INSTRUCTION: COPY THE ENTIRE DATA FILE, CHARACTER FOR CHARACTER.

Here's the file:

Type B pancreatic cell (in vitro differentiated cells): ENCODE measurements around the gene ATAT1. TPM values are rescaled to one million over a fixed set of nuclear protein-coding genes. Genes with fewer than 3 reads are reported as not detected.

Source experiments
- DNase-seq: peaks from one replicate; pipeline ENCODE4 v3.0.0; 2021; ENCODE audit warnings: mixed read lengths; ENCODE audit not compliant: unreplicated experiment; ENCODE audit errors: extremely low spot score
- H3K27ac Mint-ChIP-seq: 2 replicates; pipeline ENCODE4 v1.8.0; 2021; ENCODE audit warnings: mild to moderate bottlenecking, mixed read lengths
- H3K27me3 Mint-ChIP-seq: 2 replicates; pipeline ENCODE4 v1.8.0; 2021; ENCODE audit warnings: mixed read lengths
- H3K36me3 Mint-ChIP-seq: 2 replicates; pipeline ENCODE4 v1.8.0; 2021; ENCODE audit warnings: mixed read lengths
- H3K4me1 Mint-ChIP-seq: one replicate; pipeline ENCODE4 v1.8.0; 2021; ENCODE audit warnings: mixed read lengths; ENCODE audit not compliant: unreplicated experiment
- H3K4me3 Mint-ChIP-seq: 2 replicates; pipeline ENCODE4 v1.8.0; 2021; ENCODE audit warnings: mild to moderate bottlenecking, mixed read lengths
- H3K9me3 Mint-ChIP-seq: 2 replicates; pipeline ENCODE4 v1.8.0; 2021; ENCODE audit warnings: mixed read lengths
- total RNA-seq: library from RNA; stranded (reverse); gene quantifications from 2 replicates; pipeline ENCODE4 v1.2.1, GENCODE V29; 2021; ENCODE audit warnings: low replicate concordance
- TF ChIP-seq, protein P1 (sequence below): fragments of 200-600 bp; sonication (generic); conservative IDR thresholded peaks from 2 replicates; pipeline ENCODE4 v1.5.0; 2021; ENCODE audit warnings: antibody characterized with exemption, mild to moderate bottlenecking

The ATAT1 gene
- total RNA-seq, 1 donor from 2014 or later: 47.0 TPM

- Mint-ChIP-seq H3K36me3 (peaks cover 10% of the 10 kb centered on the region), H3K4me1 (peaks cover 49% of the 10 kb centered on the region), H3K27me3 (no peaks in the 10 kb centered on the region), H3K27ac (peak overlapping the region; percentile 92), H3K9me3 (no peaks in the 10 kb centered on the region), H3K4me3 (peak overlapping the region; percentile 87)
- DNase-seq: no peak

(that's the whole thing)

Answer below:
Type B pancreatic cell (in vitro differentiated cells): ENCODE measurements around the gene ATAT1. TPM values are rescaled to one million over a fixed set of nuclear protein-coding genes. Genes with fewer than 3 reads are reported as not detected.

Source experiments
- DNase-seq: peaks from one replicate; pipeline ENCODE4 v3.0.0; 2021; ENCODE audit warnings: mixed read lengths; ENCODE audit not compliant: unreplicated experiment; ENCODE audit errors: extremely low spot score
- H3K27ac Mint-ChIP-seq: 2 replicates; pipeline ENCODE4 v1.8.0; 2021; ENCODE audit warnings: mild to moderate bottlenecking, mixed read lengths
- H3K27me3 Mint-ChIP-seq: 2 replicates; pipeline ENCODE4 v1.8.0; 2021; ENCODE audit warnings: mixed read lengths
- H3K36me3 Mint-ChIP-seq: 2 replicates; pipeline ENCODE4 v1.8.0; 2021; ENCODE audit warnings: mixed read lengths
- H3K4me1 Mint-ChIP-seq: one replicate; pipeline ENCODE4 v1.8.0; 2021; ENCODE audit warnings: mixed read lengths; ENCODE audit not compliant: unreplicated experiment
- H3K4me3 Mint-ChIP-seq: 2 replicates; pipeline ENCODE4 v1.8.0; 2021; ENCODE audit warnings: mild to moderate bottlenecking, mixed read lengths
- H3K9me3 Mint-ChIP-seq: 2 replicates; pipeline ENCODE4 v1.8.0; 2021; ENCODE audit warnings: mixed read lengths
- total RNA-seq: library from RNA; stranded (reverse); gene quantifications from 2 replicates; pipeline ENCODE4 v1.2.1, GENCODE V29; 2021; ENCODE audit warnings: low replicate concordance
- TF ChIP-seq, protein P1 (sequence below): fragments of 200-600 bp; sonication (generic); conservative IDR thresholded peaks from 2 replicates; pipeline ENCODE4 v1.5.0; 2021; ENCODE audit warnings: antibody characterized with exemption, mild to moderate bottlenecking

The ATAT1 gene
- total RNA-seq, 1 donor from 2014 or later: 47.0 TPM

- Mint-ChIP-seq H3K36me3 (peaks cover 10% of the 10 kb centered on the region), H3K4me1 (peaks cover 49% of the 10 kb centered on the region), H3K27me3 (no peaks in the 10 kb centered on the region), H3K27ac (peak overlapping the region; percentile 92), H3K9me3 (no peaks in the 10 kb centered on the region), H3K4me3 (peak overlapping the region; percentile 87)
- DNase-seq: no peak